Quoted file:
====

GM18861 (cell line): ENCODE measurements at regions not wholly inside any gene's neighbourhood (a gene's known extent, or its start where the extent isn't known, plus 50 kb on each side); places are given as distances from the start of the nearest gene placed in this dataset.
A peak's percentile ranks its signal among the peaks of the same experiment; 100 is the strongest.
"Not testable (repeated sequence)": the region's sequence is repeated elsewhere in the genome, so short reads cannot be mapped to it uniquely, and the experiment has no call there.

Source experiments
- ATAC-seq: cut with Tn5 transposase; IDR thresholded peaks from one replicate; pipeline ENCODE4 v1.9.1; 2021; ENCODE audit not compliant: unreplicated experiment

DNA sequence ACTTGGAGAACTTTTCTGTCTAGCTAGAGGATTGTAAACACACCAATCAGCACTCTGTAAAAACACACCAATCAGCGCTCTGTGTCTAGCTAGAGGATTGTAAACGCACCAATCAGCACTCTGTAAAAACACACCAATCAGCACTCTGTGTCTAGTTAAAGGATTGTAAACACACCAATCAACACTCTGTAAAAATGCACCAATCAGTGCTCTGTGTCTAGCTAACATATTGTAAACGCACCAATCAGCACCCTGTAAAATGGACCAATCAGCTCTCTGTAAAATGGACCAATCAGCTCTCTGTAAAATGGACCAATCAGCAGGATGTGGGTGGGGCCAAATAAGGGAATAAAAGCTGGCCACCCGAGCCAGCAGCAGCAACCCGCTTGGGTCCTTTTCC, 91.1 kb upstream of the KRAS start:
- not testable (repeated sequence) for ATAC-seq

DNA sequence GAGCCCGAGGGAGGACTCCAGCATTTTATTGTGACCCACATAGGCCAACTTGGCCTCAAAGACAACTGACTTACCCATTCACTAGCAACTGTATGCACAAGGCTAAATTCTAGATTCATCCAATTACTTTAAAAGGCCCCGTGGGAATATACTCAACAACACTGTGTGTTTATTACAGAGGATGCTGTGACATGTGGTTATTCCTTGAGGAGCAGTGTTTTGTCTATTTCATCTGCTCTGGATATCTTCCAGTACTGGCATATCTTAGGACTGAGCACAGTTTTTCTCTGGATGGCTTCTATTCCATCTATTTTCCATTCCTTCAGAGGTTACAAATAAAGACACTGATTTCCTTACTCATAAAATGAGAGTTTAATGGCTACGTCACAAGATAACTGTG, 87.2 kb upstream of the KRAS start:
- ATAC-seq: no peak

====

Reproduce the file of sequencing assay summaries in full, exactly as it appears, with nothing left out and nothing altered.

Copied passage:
GM18861 (cell line): ENCODE measurements at regions not wholly inside any gene's neighbourhood (a gene's known extent, or its start where the extent isn't known, plus 50 kb on each side); places are given as distances from the start of the nearest gene placed in this dataset.
A peak's percentile ranks its signal among the peaks of the same experiment; 100 is the strongest.
"Not testable (repeated sequence)": the region's sequence is repeated elsewhere in the genome, so short reads cannot be mapped to it uniquely, and the experiment has no call there.

Source experiments
- ATAC-seq: cut with Tn5 transposase; IDR thresholded peaks from one replicate; pipeline ENCODE4 v1.9.1; 2021; ENCODE audit not compliant: unreplicated experiment

DNA sequence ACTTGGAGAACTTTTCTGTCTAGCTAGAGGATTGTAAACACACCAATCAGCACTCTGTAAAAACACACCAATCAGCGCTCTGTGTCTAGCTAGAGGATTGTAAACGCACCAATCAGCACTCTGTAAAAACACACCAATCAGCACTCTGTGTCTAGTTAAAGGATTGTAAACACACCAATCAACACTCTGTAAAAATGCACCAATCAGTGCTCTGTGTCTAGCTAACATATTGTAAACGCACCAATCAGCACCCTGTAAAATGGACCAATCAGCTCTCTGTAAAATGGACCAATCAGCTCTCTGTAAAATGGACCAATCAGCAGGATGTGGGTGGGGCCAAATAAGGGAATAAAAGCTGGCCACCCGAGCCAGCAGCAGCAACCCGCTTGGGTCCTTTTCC, 91.1 kb upstream of the KRAS start:
- not testable (repeated sequence) for ATAC-seq

DNA sequence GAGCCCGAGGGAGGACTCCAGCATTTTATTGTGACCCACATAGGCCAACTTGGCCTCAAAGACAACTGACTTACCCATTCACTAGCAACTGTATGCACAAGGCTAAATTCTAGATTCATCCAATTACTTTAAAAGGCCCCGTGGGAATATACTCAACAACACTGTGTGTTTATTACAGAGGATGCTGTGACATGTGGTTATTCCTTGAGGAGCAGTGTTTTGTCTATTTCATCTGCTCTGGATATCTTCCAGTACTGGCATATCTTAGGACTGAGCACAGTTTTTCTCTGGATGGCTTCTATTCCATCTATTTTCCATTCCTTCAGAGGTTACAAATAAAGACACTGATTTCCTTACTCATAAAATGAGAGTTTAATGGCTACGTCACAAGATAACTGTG, 87.2 kb upstream of the KRAS start:
- ATAC-seq: no peak